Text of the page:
I did see a video of a chimp sharpening a stick on purpose with a rock

which one could take as manufacturing a tool

corvids btw have been documented multiple times to be capable of manufacturing tools

>> No.21059941


Thing I don't get about excalibur is, anyone can use him, its almost that he can't even prevent people from doing it. So all you would need would be a pair of earplugs and to keep a firm grip on him, boom super sword.

>> No.21059947

EX-Calibur. From Calibur.
From Caladbolg.
From Caledfwch.

You still haven't addressed the durable-phallus-enduring-vagina issue. Without the scabbard you're just a pretty-good sword.

>> No.21059952

i think he would still be annoying...cane to face...and probably just talk louder assuming you ignore him.

>> No.21059961

>A bamboo stick for use in a termite mound is not manufactured.
What if they take it from the bamboo tree and tear of the smaller branches and leaves ? Isn't that manufacture ?

>> No.21059969

I mentioned the methodology used. It's from a BBC documentary on human evolution, available on youtube. Using a stone axe produced by _homo erectus_ requires hand flexibility unique to the genus _homo_. Chimps went a different route: Immense strength. The tradeoff for strength is dexterity, and vice versa.

>> No.21059992


But he has no power himself, you could just catch the fucking cane and beat him back with it. I think its entirely possible that arthur just found a way to shut him up.

>> No.21060001

you can't shut him up, you can't drown him out, his voice speaks to your very soul

>> No.21060011

If I don't say it's manufactured, it isn't!

>> No.21060026

>chimp sharpening a stick on purpose with a rock
Neat. It's unlikely our common ancestor did, though. Probably homologous evolution. It is after all an open question why, given the same 3 million years, humans evolved with unprecedented rapidity and chimps didn't.

>corvids manufacturing tools
I'd love to see what exactly they manufacture. That's even a more distant relation. They have a completely different neocortex-analogue. In my experience, they tried to determine whether I could count. I can, and did, and I hope I was a good representative of our species. Any animal that can perform psychological tests on other animals has something profound and wonderful going on.

>> No.21060044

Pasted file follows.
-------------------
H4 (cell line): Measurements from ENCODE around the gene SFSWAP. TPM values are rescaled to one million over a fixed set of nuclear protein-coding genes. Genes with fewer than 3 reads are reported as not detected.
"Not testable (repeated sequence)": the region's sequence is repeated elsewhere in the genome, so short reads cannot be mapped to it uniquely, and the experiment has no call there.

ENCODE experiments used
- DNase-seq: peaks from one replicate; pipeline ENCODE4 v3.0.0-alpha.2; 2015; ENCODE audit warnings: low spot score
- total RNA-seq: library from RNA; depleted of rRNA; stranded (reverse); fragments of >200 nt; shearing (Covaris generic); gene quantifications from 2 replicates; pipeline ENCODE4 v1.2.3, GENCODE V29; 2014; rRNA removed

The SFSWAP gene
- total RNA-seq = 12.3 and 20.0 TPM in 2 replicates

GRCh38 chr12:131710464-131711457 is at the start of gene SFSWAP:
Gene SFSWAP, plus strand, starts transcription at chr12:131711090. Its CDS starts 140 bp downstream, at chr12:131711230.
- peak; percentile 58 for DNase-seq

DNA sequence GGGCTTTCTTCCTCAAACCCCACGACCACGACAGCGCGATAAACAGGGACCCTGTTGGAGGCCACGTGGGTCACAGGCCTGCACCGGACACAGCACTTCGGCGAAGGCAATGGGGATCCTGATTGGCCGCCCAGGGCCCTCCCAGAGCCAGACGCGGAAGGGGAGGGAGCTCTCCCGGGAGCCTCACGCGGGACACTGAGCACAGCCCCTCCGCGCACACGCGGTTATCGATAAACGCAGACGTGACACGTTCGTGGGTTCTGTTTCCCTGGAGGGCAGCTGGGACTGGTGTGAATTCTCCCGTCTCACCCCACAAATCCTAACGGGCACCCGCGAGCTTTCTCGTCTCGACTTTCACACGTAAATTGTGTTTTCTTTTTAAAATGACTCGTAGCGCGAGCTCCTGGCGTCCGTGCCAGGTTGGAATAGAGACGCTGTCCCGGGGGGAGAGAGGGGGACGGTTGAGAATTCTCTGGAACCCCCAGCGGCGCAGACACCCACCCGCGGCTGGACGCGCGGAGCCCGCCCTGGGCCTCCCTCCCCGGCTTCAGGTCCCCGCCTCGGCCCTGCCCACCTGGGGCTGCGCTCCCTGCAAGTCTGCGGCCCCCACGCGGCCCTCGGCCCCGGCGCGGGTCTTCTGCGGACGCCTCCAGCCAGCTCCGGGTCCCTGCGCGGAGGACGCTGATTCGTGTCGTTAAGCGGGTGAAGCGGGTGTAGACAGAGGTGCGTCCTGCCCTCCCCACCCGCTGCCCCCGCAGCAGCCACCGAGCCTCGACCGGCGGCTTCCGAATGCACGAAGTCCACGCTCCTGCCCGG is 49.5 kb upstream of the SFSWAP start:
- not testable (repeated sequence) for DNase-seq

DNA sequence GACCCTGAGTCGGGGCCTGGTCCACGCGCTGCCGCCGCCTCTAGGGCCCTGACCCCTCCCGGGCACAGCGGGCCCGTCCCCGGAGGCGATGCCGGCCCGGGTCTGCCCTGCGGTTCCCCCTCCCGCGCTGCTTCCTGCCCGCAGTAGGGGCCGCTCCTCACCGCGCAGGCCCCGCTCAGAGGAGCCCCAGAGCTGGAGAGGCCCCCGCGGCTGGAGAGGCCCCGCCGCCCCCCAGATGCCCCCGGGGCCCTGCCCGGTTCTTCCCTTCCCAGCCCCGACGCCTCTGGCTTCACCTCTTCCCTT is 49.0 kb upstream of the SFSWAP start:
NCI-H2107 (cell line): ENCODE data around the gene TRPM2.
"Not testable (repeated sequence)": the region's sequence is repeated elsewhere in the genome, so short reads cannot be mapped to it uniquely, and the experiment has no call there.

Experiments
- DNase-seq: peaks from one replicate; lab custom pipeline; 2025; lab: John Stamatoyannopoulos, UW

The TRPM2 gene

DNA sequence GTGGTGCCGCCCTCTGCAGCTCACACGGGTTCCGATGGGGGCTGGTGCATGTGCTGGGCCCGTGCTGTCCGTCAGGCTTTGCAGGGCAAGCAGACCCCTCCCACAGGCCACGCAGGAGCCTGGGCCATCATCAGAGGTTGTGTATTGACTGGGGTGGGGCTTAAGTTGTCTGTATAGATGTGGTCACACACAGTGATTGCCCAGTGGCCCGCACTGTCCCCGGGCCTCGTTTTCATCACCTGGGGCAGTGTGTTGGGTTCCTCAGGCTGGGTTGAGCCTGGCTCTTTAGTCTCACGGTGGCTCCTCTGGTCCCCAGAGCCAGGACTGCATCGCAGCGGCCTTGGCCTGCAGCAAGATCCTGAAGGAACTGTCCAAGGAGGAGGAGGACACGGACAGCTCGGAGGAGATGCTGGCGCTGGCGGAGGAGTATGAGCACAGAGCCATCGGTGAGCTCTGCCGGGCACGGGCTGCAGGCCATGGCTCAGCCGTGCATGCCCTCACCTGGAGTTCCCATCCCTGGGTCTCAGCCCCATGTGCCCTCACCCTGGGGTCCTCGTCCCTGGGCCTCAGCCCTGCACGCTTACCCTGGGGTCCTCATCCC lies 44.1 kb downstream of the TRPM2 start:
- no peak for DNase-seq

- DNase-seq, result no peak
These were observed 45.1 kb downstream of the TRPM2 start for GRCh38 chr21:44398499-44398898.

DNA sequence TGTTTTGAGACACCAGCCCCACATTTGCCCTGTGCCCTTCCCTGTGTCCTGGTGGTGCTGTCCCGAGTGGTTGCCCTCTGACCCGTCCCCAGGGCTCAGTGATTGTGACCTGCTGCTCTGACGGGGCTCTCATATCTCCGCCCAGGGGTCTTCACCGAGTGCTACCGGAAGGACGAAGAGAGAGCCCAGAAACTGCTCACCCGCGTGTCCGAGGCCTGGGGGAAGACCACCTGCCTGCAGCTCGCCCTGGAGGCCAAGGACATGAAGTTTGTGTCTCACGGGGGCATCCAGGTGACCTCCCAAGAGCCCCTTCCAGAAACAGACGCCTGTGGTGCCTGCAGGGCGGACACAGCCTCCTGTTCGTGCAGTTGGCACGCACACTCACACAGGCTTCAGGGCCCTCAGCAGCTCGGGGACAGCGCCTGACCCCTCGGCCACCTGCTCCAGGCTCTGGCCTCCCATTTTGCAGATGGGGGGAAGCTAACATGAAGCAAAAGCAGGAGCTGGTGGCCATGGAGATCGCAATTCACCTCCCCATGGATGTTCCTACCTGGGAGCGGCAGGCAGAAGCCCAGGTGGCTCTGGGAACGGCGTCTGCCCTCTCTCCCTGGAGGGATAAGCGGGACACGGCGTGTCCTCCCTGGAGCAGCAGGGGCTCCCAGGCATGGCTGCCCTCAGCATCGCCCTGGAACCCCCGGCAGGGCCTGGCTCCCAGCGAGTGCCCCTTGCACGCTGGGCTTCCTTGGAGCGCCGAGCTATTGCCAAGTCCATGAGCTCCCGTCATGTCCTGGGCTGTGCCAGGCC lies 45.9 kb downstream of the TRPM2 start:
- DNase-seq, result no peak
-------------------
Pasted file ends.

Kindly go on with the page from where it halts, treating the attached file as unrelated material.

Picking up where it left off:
So all we need is a wielder with no soul. Somebody go find us an easy to manipulate /b/tard.

>> No.21060048


>hasn't strangled armies of enemies to death with an unbreakable leash

Keep on being pleb, pal.

>> No.21060058

>it was part of the same strike
No. It was two separate drops with one coming three days after the other..

>> No.21060068

Do you really want to risk Matthew Wardingham running around writing smurfmarine fluff while listening to Excalibur?

>> No.21060070

That's a gray area. Note it does not require much hand dexterity.

That isn't how knowledge works. Scientists do themselves a discredit when they ape priests. I hope we can keep this conversation about problem-solving rather than trolling or pedantry.

>> No.21060073

There was a character in the anime named Hero who loved being around Excalibur and was his best friend, but Excalibur started blowing his nose too often (or something like that) and Hero got sick of him and left him back in his cave.

The point is Excalibur can be wielded by Anyone, but No one can stand him. If you wield him it's because he's just stopping the charade long enough to make a difference and get people's attention.

>> No.21060076

let's see...

got a few that i can think of:

1: Vulcan pistol: a 3-barrelled Gatling pistol (the magazine is worn on the belt.)

2: Tokamak cannon: a massive particle accelerator that accelerates a slug the size of a Volkswagen beetle to near light-speed then directs it down a long magnet-lined chamber and out the barrel. commonly used as orbital artillery.

3: hellblade: a dagger once used by demons to torment the damned. it will burn through almost any material you cut with it.

4: hunter's hatchet: always returns to the thrower.

5: cluster launcher: special bazooka-type man-portible missile launcher that can launch up to 6 missiles simultaneously, or in quick succession, or in semi-automatic form.

>> No.21060082


Well, I guess the only solution is to lock him in the book of Eibon. I'm sure the faeries would invite you to their party if you were to do such a thing.


You can't use his power if you don't have a soul, soul resonance is the basis of basically all demon weapon powers in soul eater. And excaliber has never shown that much in having his own power, just swinging him around won't really do anything.

>> No.21060095

Except that the leash broke, bub.

>> No.21060104

>implying words have objective, context-free meanings
This thread was already derailed, I only illustrate it's follies.

>> No.21060105

>corvid neocortex-analogue
Ref? I can't into corvid neuroanatomy.

>> No.21060123

It's right in the name.

>> No.21060124

corvids have been capable of manipulating metal wire into complex shapes that would aid them under testing conditions

several documented cases had the corvids, after learning by trial and error how to use the wirehooks and other shapes they created to escape from their cages

>> No.21060147

There's a story here.
Please share.

>> No.21060175

>1: Vulcan pistol: a 3-barrelled Gatling pistol (the magazine is worn on the belt.)
so... a super machine gun with even more moving parts? where's the motor kept?

>2: Tokamak cannon: a massive particle accelerator that accelerates a slug the size of a Volkswagen beetle to near light-speed then directs it down a long magnet-lined chamber and out the barrel. commonly used as orbital artillery.